Now we are geared – up to understand how microservice architecture is different from a traditional monolithic architecture and its benefits and any associated disadvantages.
Microservice architecture divide the application requirement into multiple services were each service can be loosely coupled with one another using communication channels like Rest API . Services are broken down based on the business requirements rather than on technical basis.
Microservice architecture is about dividing the application requirement into multiple services were each service can be loosely coupled with one another using communication channels like REST API. Services are broken down based on the business requirements rather than on technical basis.
The picture above displays a simple implementation using a microservice architecture where se rvice 1, 2 & 3 are different services based on business requirements. The Auth Service implements an authorization service (eventually using a JSON token ) to authenticate each request to the application and Search Service instead implements searches which might require interaction with different services.
As displayed, each service can have a single database (but with different tables for each individual service). Search on the other hand can use the same set of tables (in simple applications) or a replica of the tables (which will be updated every time a change is made to any component) and gaining independence and efficiency, to retrieve data faster.
Each service is decoupled from each other and can be developed or modified in isolation. Services have their own database, APIs and logic layer to interact with the user.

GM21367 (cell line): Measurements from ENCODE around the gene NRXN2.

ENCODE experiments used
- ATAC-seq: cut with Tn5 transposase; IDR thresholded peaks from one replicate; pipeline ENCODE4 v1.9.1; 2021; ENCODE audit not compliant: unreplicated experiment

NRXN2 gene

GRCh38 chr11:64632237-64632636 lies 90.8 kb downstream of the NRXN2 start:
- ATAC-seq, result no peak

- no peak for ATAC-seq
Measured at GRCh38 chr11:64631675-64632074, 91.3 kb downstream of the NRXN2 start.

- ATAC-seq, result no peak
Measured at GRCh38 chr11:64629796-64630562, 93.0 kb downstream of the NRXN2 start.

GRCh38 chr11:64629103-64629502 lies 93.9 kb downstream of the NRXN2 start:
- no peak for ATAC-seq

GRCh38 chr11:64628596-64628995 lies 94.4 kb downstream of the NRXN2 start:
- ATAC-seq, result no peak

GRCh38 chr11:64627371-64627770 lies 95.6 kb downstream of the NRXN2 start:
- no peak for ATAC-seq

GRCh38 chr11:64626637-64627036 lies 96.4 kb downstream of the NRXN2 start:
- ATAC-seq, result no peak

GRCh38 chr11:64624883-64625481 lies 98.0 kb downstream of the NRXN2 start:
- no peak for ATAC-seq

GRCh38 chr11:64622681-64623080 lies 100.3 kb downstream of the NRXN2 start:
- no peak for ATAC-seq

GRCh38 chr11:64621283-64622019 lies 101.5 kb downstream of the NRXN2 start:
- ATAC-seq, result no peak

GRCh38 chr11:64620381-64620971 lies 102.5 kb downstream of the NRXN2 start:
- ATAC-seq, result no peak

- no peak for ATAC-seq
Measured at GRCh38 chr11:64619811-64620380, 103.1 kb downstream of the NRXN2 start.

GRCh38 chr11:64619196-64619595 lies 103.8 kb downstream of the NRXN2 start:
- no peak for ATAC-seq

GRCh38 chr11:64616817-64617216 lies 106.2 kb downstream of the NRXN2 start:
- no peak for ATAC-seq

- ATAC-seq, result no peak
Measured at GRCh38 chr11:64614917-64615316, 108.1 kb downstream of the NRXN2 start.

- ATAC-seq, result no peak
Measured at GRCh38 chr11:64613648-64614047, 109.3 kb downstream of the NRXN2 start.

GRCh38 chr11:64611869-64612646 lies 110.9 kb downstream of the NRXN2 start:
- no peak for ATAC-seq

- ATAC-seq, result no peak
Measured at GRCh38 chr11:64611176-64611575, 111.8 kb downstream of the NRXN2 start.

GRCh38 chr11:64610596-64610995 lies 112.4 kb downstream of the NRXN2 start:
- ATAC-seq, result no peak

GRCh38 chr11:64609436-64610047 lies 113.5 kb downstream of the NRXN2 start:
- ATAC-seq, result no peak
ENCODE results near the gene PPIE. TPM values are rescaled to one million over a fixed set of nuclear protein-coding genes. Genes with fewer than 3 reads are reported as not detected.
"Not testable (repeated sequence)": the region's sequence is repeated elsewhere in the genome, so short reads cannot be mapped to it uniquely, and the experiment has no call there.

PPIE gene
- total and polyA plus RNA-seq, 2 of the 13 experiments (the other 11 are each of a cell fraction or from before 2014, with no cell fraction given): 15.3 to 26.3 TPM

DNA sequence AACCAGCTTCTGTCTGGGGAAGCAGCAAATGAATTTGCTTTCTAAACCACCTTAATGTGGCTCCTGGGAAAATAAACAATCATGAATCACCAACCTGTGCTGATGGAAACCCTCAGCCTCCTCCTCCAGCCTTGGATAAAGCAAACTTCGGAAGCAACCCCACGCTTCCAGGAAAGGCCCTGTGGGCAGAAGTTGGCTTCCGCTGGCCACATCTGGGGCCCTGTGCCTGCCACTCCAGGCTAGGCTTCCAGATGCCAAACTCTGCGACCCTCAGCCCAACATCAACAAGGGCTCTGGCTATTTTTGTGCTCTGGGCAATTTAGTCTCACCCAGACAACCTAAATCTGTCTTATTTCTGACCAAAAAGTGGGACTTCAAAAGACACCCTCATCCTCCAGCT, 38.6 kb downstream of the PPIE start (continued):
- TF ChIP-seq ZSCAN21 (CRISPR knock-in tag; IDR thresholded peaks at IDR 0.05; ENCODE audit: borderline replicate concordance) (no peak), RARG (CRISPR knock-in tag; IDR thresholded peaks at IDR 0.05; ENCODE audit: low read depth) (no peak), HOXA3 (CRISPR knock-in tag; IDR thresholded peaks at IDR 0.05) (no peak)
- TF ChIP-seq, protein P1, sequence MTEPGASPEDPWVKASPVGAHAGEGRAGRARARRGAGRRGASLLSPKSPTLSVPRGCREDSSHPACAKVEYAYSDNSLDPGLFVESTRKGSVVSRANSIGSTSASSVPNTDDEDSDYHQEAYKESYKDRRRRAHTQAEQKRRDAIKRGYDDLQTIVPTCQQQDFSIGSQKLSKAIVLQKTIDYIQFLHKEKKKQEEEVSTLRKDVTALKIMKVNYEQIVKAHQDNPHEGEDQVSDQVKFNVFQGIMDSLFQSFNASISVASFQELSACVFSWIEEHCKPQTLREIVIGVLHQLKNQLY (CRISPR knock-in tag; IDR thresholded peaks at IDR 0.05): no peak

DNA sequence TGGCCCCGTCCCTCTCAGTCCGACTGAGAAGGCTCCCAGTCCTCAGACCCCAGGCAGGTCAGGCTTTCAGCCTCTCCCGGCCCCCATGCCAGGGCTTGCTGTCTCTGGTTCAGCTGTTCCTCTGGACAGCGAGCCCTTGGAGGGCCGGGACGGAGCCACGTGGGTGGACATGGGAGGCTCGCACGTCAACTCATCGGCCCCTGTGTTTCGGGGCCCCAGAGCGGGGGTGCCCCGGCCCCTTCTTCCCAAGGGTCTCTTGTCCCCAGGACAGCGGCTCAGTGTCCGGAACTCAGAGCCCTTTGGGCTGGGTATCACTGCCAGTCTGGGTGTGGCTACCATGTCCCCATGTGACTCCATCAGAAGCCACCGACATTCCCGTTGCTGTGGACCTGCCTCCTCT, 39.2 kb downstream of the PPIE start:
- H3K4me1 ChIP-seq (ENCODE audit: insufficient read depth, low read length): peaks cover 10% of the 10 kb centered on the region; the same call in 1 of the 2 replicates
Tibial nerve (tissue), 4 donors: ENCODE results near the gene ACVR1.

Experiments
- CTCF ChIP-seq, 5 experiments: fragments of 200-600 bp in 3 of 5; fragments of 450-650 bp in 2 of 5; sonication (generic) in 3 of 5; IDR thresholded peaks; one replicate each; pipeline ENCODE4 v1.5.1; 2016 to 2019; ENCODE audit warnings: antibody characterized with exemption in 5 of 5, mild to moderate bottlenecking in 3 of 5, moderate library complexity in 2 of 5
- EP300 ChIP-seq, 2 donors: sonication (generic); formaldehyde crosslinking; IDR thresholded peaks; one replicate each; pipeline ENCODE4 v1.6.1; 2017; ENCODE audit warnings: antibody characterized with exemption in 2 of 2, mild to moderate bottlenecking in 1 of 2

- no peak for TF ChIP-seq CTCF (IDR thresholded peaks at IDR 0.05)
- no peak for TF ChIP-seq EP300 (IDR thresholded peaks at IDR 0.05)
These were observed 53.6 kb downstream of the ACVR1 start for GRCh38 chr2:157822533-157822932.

Major advantages of adopting a microservice architecture are as follows:
- Reduced Complexity of the parts: Each service is relatively small and hence easier to understand and maintain.
- Quick implementation of changes: As the services are decoupled from each other, it is possible to intervene just on the intended service instead of affecting the entire code base.
- Continuous Development: Deployment requires only the concerned service to be updated and redeployed. The time required for deployment is greatly reduced
- Scalability: each team is largely independent of each other and can schedule its development virtually in isolation, thereby increasing efficiency and scaling faster
- Possibility to use different stacks: Each service can be developed using the technology which is best suited for that particular task. Therefore the microservice architecture relieves the application of following a generic technology stack.
On the other hand:
- At a small scale, it might be unnecessary to deal with the complexity of creating a segregated system and establishing communication routines between each component;
- Though deployment becomes more efficient but it comes at the cost of increased complexity of deploying services
- Testing of application becomes more difficult
We have developed applications using both monolithic and microservice architecture and complexity of applications, efficiency of code & availability across platforms are few parameters that we consider when we decide which approach to take, together with team size, stage of the project, scope of the startup, target clients, etc. If you would like to have an opinion on which architecture is the best choice for you or for guidance on the implementation requirements send us an email at uk [at] principio.co.uk